Ukraine caught in East-West tug-of-war

Ukraine caught in East-West tug-of-war

Ukraine could be on the brink of a wide-scale conflict that threatens to destabilize the region and worsen relations between Russia and the West.

Ukraine is going through the worst political crisis since the country gained independence after the dissolution of the Soviet Union in 1991. The first protest, which started in November over President Viktor Yanukovich’s last-minute refusal to sign the negotiated Trade Agreement with the European Union, recently turned into a full-scale violent clash between pro-European protesters and the authorities.

The storm that started on 17 February effectively resulted Yanukovich being deposed on 22 February and the forthcoming establishment of a new, most likely pro-Western government. The deal signed on 21 February between Yanukovich and the opposition leaders ended the violence,but it did not help the embattled leader regain control over the country.

Reportedly having fled to Russia, Yanukovich issued a statement Thursday insisting that he remains Ukraine’s legitimate leader. This affirmation stands in contrast to the situation on the ground. Olexander Turchinov, speaker of the Ukrainian parliament and a close ally of recently freed opposition leader Yulia Timoshenko, has been appointed interim president until the presidential elections in May.

Months of continued protests have already affected Ukraine’s fragile economy . Given recent events, the potential of the country to default on its debt is much higher. A default would affect the entire Central and Eastern Europe region. Reflecting the uncertain conditions, Standard & Poor’s cut Ukraine’s credit rating for the second time in three weeks. At the moment, investors are still betting against the worst-case civil war and default scenario, and taking advantage of the high yields and plunging bond prices.

Since 17 February, currencies in neighbouring countries, including Poland’s zloty, Hungary’s forint, Romania’s leu and Russia’s rouble, have dropped against both the euro and the US dollar. At the same time, yields on Ukrainian dollar-denominated government bonds maturing in June soared to 42 percent on 19 February, compared to 6 percent in January, and the price of 10-year bonds maturing in 2023 plunged by 15 percent.

Russia, which in December 2013 agreed to bail out Ukraine with a $15 billion loan, hinted it would end payments until the country elects a new government and the situation in the country stabilizes. The Russian budget might also suffer from the disruption in natural gas supplies going through western parts of Ukraine via the Dhruzba pipeline to Eastern Europe, which depends almost completely on Russian gas for its energy needs. This could recreate the 2009 situation when Europe experienced gas shortages as a result of the Russia-Ukraine gas war.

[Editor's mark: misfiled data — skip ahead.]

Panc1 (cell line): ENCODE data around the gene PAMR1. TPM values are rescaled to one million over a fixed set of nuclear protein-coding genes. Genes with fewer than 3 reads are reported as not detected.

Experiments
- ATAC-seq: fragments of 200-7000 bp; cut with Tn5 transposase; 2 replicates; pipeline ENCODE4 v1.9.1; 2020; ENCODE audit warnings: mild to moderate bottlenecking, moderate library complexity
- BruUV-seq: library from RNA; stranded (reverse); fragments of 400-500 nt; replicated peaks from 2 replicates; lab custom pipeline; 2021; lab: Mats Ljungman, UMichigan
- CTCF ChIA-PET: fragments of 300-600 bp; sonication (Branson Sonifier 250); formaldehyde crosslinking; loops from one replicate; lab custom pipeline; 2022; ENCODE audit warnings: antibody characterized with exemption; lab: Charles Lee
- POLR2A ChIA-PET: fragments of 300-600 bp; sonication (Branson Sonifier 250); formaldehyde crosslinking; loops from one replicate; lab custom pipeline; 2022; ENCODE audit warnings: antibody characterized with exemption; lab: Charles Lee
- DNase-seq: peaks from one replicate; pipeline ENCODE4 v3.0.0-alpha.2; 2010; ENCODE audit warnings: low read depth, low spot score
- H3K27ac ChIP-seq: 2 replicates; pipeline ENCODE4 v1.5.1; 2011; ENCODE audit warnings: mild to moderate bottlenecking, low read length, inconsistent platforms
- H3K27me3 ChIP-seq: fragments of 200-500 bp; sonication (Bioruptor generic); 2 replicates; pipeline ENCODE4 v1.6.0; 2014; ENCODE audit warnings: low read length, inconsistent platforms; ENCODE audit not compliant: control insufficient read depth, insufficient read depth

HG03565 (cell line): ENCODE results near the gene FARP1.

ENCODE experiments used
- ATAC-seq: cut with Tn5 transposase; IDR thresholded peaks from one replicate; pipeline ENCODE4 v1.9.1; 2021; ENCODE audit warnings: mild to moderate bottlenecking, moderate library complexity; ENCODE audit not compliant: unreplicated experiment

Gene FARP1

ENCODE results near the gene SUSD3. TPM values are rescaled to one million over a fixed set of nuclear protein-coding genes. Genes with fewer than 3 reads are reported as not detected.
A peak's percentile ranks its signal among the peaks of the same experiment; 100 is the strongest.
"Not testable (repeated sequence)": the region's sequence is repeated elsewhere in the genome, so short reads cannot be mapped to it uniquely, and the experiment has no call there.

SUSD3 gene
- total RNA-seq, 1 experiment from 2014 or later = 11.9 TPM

The long positive trend in attracting foreign direct investments had already started to slow down in late 2013, and if the political instability continues, large investment projects, primarily in the oil and gas sector, will almost certainly be put on hold. Last year, Ukraine signed production sharing agreements worth $4 billion with the investment consortium led by Italy’s ENI to explore offshore unconventional hydrocarbons in the Black Sea. This was in addition to $10 billion deals with Chevron, Shell and Exxon Mobile.

The continuing crisis will inevitably cause another stir between the West and Russia. After the latest bloodshed, moderate diplomatic tones from the West and Moscow have been replaced with more overt criticism between the two. However, neither Moscow nor the West wants to see the country fall into a bloody conflict or split up.

Although the country’s breakup is unlikely at the moment, events could take a sudden turn in any direction. Following Yunukovich’s deposition, the country now finds itself at a crossroads. But with the opposition movement gaining the upper hand, Washington and Europe will have to engage more, both economically and politically.

At the same time, the Kremlin will most certainly try to exert its influence over future events and keep Ukraine within its sphere of influence. Russia has enormous economic leverage, and it will surely use it if necessary. Equally important is the position of the large Russian minority in eastern and southern parts of Ukraine that openly defies the authority of the now opposition-led parliament in Kiev. This is most prominent in the Crimean region, home to the Russian Black Sea fleet.

Ukraine is still on the brink of a civil conflict and the state of the country’s economy remains dire, with high default potential on its debts in the short-term. We can expect intensive diplomatic activity between the European capitals, Washington and Moscow to prevent the political situation from deteriorating.

Once the crisis subsides, and with the stakes surrounding the country’s future orientation raised, the situation in Ukraine may increasingly resemble a classic Cold War proxy conflict.

Categories: Europe, Politics

About Author

Ante Batovic

Ante was previously a lecturer in International History at the University of Zadar where he specialised in Cold War and East European history. He was also a visiting fellow at the LSE IDEAS centre and the fellow of the Robert Schuman Foundation in the European Parliament. He holds a master’s degree in Global Politics from the London School of Economics and a PhD from the University of Zadar.